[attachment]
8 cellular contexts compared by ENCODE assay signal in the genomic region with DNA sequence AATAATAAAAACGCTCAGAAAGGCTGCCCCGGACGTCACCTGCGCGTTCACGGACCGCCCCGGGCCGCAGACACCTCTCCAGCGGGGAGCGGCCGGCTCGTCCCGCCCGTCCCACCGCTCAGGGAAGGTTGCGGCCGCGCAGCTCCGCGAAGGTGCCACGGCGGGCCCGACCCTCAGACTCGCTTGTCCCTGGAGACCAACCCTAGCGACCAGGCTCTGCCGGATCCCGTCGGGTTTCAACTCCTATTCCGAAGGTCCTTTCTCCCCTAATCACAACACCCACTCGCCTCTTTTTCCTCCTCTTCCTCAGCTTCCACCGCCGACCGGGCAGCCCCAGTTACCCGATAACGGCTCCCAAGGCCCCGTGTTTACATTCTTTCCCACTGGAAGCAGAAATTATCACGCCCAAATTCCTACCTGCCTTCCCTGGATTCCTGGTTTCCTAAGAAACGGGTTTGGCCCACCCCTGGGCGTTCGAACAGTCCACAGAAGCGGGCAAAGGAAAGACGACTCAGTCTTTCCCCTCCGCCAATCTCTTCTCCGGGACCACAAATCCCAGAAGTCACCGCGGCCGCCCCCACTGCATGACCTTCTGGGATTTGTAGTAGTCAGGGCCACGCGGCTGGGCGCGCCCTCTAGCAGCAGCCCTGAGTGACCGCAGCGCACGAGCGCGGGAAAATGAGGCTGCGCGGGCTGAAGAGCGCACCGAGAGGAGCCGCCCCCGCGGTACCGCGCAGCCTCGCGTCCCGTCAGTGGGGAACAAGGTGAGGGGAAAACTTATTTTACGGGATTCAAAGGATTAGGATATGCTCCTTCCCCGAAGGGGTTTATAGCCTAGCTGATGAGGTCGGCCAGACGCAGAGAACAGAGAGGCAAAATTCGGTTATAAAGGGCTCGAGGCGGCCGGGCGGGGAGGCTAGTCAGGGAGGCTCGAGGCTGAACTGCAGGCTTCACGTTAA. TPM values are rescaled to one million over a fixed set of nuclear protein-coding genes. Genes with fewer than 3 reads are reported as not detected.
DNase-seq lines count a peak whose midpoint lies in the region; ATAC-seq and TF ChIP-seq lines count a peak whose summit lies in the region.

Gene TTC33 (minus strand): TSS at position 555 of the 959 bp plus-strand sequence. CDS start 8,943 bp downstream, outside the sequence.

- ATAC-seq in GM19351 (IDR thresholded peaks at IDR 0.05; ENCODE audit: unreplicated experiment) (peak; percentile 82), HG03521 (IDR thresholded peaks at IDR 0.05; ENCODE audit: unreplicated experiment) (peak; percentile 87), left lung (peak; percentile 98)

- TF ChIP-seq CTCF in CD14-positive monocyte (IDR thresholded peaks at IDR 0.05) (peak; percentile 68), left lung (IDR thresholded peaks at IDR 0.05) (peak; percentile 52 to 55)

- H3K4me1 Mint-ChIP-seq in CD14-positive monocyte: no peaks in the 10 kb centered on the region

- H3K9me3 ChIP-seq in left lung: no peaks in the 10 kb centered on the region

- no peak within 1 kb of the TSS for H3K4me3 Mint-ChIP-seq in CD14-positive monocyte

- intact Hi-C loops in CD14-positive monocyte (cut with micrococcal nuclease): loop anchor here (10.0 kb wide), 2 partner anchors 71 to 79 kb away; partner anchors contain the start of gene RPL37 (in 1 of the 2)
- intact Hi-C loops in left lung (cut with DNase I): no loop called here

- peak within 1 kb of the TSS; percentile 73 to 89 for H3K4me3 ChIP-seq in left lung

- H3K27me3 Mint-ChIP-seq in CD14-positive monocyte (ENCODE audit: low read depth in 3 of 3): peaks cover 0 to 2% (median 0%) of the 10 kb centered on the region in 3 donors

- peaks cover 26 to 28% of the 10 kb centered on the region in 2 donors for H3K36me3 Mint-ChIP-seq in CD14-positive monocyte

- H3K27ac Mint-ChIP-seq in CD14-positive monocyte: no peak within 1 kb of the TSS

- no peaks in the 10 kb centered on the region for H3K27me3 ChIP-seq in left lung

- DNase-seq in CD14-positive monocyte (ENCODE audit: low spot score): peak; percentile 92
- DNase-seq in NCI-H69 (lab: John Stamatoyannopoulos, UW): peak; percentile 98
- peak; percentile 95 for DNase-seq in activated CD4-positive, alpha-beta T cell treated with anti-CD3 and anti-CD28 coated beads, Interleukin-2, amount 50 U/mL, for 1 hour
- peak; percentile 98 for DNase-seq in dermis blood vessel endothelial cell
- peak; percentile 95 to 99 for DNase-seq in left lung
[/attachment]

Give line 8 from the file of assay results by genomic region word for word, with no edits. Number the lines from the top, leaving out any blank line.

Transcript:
- no peak within 1 kb of the TSS for H3K4me3 Mint-ChIP-seq in CD14-positive monocyte